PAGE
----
Leadership of the Georgian government and the Parliament have vowed to cooperate closely with the civil society groups in creating mechanisms both on legislative and executive level to provide tight public scrutiny in order to prevent illegal surveillance and eavesdropping.
PM Ivanishvili, Interior Minister Irakli Garibashvili and some other senior officials from the government, as well as Parliamentary Chairman Davit Usupashvili met on April 29 with a large group of civil society and media representatives, who organized a conference to discuss measures to prevent illegal surveillance and eavesdropping.
Last six annual human rights reports on Georgia from the U.S. Department of State, from the one covering 2007 to the most recent report covering 2012, repeatedly mentions about individuals telling western mentors that they were reluctant to discuss, or had stopped discussing, sensitive topics by telephone due to concern about government wiretapping.
In late October, 2012 the Constitutional Court ruled that operative investigations of private Internet communications would require a court order. The U.S. Department of State’s 2012 human rights report, however, said that despite of this ruling the Interior Ministry “appeared to have continuing direct access to the technological infrastructure of telecommunication companies, raising concerns regarding continued illegal government surveillance.”
During the meeting with civil society representatives on April 29 PM Ivanishvili, as well as Interior Minister Garibashvili claimed that practice of illegal surveillance, widespread under the previous government, was now over. They, however, also acknowledged that only the authorities’ verbal assurances that security agencies were no longer practicing illegal surveillance would not be enough to allay concerns still existing in the public, mainly because of past experience.
“There will be a proper legislation, but the most important is to observer that legislation and there should be a strong reaction to every single case [of illegal surveillance] if they reoccur again,” Ivanishvili said.
He also said that there was an exaggerated perception that everyone under the previous government was eavesdropped on their mobile phones; he said that such perceptions were “deliberately” fueled by the previous authorities, which aimed at keeping the public under “fear” of being constantly monitored by the state.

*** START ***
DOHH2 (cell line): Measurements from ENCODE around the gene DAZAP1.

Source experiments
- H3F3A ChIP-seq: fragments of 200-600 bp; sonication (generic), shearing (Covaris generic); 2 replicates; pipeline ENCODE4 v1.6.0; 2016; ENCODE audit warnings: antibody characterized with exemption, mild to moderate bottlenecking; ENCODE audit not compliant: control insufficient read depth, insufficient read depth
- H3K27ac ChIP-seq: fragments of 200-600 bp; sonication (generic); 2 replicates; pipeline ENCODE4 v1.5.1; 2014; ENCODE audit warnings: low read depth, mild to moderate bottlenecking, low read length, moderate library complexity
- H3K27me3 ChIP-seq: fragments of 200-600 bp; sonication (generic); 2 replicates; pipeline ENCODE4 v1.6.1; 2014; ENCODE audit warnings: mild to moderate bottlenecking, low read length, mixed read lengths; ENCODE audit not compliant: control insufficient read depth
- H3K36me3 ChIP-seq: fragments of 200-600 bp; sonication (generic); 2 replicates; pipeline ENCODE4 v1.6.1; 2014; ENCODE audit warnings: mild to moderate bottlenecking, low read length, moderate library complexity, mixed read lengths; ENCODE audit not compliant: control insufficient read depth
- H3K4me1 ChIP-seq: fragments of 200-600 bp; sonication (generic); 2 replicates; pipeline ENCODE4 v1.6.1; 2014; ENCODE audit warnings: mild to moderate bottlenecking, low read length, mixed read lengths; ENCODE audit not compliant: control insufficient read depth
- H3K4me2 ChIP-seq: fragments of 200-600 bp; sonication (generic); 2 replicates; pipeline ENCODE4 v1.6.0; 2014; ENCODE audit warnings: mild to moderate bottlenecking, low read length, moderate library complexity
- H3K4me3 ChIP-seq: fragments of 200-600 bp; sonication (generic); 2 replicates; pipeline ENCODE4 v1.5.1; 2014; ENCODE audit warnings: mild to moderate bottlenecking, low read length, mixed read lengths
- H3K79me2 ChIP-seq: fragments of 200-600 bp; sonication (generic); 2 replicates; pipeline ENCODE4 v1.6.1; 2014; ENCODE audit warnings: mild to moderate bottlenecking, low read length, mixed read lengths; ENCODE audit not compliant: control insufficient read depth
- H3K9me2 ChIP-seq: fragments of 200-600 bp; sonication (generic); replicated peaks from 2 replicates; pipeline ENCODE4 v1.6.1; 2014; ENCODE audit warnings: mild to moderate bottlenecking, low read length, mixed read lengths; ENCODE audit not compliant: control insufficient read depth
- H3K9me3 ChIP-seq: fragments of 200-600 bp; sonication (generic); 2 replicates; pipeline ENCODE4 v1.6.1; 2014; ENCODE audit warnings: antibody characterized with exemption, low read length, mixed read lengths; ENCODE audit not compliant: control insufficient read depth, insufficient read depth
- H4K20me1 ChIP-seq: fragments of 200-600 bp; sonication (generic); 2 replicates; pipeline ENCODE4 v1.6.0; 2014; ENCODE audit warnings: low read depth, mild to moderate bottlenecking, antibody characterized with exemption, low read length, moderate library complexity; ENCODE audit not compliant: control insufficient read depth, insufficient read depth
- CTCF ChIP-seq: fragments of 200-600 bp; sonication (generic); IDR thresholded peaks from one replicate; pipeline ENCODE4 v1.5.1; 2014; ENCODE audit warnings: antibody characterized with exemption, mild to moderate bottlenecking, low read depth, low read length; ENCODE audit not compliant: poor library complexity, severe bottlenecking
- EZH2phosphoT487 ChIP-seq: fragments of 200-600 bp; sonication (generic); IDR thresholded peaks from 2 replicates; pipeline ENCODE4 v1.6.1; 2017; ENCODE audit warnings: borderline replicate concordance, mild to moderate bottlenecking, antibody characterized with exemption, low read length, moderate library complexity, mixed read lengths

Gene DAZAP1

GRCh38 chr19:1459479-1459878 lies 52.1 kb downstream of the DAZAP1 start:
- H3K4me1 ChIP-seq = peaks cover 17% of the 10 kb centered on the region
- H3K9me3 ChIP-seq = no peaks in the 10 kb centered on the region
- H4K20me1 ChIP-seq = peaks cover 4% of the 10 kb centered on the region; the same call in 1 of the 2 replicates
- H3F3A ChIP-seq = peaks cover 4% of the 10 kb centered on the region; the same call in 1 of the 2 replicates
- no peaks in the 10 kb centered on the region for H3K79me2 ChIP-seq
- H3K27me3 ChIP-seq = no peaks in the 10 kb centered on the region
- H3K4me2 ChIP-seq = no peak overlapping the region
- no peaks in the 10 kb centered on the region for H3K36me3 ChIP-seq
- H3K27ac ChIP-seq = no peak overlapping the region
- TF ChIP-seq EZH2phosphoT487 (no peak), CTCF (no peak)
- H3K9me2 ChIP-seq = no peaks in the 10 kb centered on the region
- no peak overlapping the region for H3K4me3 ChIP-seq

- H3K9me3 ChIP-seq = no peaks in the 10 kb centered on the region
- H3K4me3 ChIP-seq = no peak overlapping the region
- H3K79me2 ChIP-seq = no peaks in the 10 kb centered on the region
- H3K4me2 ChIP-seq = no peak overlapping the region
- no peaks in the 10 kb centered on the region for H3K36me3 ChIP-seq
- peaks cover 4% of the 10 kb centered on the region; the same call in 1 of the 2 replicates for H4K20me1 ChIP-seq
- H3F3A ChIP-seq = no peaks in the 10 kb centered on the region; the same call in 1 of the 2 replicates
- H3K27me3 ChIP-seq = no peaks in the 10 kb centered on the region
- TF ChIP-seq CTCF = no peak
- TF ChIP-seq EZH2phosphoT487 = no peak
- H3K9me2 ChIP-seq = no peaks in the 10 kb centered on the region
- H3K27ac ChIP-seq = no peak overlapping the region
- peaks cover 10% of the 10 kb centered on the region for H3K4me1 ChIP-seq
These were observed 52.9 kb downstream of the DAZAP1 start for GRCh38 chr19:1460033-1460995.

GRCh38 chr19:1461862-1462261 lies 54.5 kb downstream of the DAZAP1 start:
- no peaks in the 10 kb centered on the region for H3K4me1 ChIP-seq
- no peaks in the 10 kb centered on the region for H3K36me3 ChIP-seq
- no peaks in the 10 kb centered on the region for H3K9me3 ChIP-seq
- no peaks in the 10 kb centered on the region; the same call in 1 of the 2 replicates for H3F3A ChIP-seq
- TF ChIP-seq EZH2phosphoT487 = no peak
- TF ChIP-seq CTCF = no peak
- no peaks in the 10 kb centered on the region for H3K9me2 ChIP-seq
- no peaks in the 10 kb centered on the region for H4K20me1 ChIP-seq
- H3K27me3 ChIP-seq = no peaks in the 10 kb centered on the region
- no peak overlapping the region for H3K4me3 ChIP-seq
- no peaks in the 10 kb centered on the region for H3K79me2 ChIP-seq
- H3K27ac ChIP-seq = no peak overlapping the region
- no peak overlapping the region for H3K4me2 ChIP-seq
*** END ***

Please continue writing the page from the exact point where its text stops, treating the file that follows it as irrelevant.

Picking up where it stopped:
Interior Minister Garibashvili said that under the previous leadership, there was “a separate unit” within the Interior Ministry, “which was in charge of illegal surveillance” and which, as he said, was scrapped after he took the office.
He said that a huge cache of audio and video recordings, obtained through illegal surveillance on political figures “including myself and the Prime Minister”, which was gathered by the previous leadership of the ministry, was still stored in the Interior Ministry.
“We cannot destroy this archive before the investigation is still ongoing – we have yet to question some former high ranking officials, including former deputy interior minister [Amiran] Meskheli; but as soon as the investigation is completed we will destroy it,” Garibashvili said.
“Of course we have technical capabilities to carry out surveillance, but I want to assure you that this is carried out in full observance of law,” he said at the meeting with civil society representatives. “As far as tightening of control and creating additional mechanisms in order to avoid reoccurrence of past practice of [illegal surveillance] is concerned, we are absolutely ready for close cooperation and for accepting your recommendations in this regard.”
Parliamentary Chairman Davit Usupashvili said at the meeting that mechanisms both on legislative and executive level should be developed to guarantee proper public oversight.
“No matter how often the Prime Minister repeats that those times of [illegal surveillance] are now over, it won’t have any result if the people do not believe in it and huge efforts are needed in order to convince the public that this practice is really over,” he said.
“We, the representatives of the authorities, understand that in this regard our assurances might be less convincing for the public,” Usupashvili said and added that the Parliament was ready to take recommendations from the civil society how to improve existing legislation in this regard.
He also said that monitoring should apply not only “usual suspects – police and security agencies”, but also communication service providers.
Usupashvili, however, also said that any new mechanism should be “flexible” enough in order to strike the right balance to on the one hand guarantee strong public scrutiny, but on the other hand not to cause “negative side effects” for law enforcement agencies in performing their legitimate duties. “So there are lots of issues at stake and it is very good that such discussions have started,” he added.